Gallup survey shows that Americans remain poorly informed about vaccines

The measles, mumps and rubella vaccine.
Image: AP

Many Americans have lost faith in the importance of vaccines in the past two decades, while more than half are not sure or mistakenly believe they can cause autism. At least, those are the bleak conclusions of a new Gallup survey released on tuesday. Even worse, parents of children under 18 have become more skeptical about vaccines since 2015.

The survey, conducted by Gallup, interviewed just over 1,000 adults in the United States by phone last month. Among the questions asked are: “How important is it for parents to vaccinate their children: extremely important, very important, something important, unimportant or nothing important?”

Only 84 percent of people agreed that childhood vaccination was extremely or very important, according to the survey. That percentage has not changed since a similar Gallup survey conducted in 2015, but a 94 percent decline in people who said the same thing in a 2001 Gallup poll continues. In addition, while 85 percent of people with children Children under 18 said vaccines were crucial in 2015, only 77 percent said so in 2019.

The figures are even more daunting if we consider that 2019 provided some of the clearest examples of why vaccines are so important. The United States. faced the bigger shoots of measles seen since the early 1990s last year, with about 1,300 cases reported in 31 states (in addition to the millions of dollars it took to contain the highly contagious viral disease). And countries in other places have experienced their own surprise. measles resurgence, including a massive outbreak on the small island of Samoa that made 5,000 people sick and killed 70, mostly children under 5.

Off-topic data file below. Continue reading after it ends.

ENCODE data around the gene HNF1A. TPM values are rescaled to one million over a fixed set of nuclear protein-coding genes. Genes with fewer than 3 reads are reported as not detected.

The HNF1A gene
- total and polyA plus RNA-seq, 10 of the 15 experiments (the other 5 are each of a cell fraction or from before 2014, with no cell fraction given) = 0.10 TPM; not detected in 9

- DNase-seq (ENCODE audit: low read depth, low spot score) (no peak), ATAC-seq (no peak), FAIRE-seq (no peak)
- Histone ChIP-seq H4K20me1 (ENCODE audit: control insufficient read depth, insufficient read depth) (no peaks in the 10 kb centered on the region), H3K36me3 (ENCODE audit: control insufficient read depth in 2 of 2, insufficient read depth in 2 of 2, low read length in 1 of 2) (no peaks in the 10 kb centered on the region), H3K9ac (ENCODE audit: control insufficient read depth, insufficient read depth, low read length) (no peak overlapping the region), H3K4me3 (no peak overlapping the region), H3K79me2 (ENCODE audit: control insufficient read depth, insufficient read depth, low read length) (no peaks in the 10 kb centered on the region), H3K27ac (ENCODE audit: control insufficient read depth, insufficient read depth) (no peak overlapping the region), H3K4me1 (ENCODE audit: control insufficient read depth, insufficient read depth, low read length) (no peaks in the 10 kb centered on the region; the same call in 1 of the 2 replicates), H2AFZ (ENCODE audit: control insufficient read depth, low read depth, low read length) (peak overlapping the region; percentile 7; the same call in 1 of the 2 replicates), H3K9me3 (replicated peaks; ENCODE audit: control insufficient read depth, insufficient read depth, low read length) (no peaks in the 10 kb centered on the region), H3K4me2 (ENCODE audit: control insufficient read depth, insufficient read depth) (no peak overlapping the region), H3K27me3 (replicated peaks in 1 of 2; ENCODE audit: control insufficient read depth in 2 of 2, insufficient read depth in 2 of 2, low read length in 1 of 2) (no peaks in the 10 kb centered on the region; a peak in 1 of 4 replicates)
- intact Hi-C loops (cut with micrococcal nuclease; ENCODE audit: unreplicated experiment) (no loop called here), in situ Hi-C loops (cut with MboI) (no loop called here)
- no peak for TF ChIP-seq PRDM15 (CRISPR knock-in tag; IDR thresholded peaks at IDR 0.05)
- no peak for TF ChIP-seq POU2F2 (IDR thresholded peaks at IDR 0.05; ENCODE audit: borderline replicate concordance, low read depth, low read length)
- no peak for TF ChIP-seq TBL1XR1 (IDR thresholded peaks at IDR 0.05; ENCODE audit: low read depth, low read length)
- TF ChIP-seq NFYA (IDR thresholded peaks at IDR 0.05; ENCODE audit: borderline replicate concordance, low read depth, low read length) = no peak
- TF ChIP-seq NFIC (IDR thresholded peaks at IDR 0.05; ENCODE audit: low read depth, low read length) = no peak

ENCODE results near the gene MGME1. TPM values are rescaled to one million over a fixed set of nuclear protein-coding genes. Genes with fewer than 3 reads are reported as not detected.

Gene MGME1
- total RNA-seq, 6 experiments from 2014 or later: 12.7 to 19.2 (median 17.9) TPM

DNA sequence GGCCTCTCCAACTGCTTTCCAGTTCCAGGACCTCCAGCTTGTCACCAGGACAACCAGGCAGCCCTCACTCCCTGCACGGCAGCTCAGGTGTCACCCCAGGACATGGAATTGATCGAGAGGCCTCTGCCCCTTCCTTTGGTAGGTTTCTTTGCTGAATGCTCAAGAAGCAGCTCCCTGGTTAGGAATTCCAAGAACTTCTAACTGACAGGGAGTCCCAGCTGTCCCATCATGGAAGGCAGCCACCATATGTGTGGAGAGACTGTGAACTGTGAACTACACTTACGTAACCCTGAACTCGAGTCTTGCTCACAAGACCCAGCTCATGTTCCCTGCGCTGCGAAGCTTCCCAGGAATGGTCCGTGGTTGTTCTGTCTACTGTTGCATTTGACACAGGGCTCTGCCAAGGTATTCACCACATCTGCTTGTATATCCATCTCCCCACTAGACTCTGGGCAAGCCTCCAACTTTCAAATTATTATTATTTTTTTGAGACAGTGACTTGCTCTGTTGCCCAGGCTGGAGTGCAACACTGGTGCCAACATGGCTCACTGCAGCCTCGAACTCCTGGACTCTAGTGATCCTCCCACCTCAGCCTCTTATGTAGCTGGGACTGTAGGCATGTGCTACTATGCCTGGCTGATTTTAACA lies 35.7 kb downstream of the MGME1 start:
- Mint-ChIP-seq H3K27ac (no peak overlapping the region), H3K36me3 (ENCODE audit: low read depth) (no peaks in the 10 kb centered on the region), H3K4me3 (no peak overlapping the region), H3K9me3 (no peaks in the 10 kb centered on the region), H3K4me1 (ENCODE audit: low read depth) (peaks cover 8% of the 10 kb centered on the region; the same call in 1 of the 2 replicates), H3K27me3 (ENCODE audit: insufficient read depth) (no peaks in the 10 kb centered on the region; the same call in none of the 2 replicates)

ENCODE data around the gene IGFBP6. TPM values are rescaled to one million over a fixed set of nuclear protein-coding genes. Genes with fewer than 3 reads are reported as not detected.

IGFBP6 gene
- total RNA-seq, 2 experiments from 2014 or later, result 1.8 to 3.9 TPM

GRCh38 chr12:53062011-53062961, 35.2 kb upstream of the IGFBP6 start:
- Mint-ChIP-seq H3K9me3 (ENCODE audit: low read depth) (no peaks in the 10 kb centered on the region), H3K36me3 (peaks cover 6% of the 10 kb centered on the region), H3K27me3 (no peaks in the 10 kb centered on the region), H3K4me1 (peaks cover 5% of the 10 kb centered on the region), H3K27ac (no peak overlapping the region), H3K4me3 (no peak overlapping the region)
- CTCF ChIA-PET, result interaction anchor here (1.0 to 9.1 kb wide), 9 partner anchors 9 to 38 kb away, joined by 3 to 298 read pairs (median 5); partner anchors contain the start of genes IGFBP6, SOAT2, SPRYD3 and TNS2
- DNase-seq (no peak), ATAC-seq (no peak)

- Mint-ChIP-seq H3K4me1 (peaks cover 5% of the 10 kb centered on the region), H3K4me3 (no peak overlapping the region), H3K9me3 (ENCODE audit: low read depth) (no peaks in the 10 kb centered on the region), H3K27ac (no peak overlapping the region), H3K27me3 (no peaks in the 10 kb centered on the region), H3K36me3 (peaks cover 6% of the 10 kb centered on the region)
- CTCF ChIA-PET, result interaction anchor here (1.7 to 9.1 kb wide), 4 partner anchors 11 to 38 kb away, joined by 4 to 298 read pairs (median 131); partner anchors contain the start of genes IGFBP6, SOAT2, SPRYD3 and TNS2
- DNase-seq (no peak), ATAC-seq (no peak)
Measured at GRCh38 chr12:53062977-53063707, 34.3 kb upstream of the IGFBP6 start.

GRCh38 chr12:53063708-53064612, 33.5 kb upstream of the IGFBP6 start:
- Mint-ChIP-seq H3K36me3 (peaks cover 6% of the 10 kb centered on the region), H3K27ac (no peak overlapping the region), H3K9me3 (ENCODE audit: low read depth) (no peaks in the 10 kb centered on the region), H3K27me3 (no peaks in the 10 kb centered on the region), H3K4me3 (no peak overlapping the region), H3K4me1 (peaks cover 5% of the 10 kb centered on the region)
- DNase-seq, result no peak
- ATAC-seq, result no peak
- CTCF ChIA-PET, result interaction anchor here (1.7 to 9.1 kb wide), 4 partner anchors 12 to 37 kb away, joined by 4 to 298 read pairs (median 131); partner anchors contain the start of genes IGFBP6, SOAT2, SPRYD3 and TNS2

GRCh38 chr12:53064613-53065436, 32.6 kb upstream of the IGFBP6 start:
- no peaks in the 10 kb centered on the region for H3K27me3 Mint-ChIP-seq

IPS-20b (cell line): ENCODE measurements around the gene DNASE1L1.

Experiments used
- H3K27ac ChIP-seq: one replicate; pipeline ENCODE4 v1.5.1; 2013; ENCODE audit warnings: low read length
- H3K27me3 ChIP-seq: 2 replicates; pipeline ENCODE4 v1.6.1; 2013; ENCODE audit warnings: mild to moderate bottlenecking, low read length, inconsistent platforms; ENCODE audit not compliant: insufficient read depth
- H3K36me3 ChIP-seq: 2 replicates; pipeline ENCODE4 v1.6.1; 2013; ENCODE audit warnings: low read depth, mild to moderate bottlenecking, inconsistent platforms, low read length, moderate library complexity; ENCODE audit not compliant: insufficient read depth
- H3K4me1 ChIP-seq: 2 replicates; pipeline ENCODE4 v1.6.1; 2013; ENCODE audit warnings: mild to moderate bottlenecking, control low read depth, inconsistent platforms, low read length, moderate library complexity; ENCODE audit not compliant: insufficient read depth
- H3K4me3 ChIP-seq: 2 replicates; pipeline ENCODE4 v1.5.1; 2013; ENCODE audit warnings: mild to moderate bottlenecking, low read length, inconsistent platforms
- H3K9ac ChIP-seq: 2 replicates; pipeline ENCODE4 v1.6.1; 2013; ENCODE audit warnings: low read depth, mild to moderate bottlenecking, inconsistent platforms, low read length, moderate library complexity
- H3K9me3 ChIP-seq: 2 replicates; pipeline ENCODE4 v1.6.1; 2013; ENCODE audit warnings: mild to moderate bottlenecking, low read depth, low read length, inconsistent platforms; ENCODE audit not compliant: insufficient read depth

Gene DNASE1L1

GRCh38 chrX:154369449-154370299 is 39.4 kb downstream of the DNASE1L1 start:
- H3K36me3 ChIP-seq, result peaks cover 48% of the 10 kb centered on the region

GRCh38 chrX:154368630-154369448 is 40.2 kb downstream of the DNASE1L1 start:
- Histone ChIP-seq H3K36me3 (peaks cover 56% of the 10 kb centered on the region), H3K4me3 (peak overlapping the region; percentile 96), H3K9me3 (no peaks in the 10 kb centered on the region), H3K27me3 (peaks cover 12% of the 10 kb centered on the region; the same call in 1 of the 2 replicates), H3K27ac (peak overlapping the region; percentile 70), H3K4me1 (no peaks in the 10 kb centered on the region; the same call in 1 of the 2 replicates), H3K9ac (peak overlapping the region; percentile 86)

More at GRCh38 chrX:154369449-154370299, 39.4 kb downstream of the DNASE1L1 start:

Gallup’s findings also demonstrate how long the harmful myths about vaccination have been. 46% said they were not sure if vaccines could cause autism, while 10% said yes. In truth, the proposed link between vaccines and autism, fueled by the anti-vaccination movement, has long been discredited.

Nor is it necessarily that people are not familiar with the benefits of vaccines. Nearly 90 percent said they had heard a “large amount” or a “fair amount” about the benefits of vaccination, compared to 79 percent who said the same about possible disadvantages. In total, 86 percent agreed that vaccines are no more dangerous than the diseases they try to prevent.

Scientists and public health researchers have struggled to find the best message to get people skeptical of vaccines to light, with no clear winning strategies so far. But at least in the Gallup survey, people under 30 or over 65 were more likely to see vaccination as crucial and know for sure that vaccines do not cause autism, just like those who obtained a college degree or identified As Democrats


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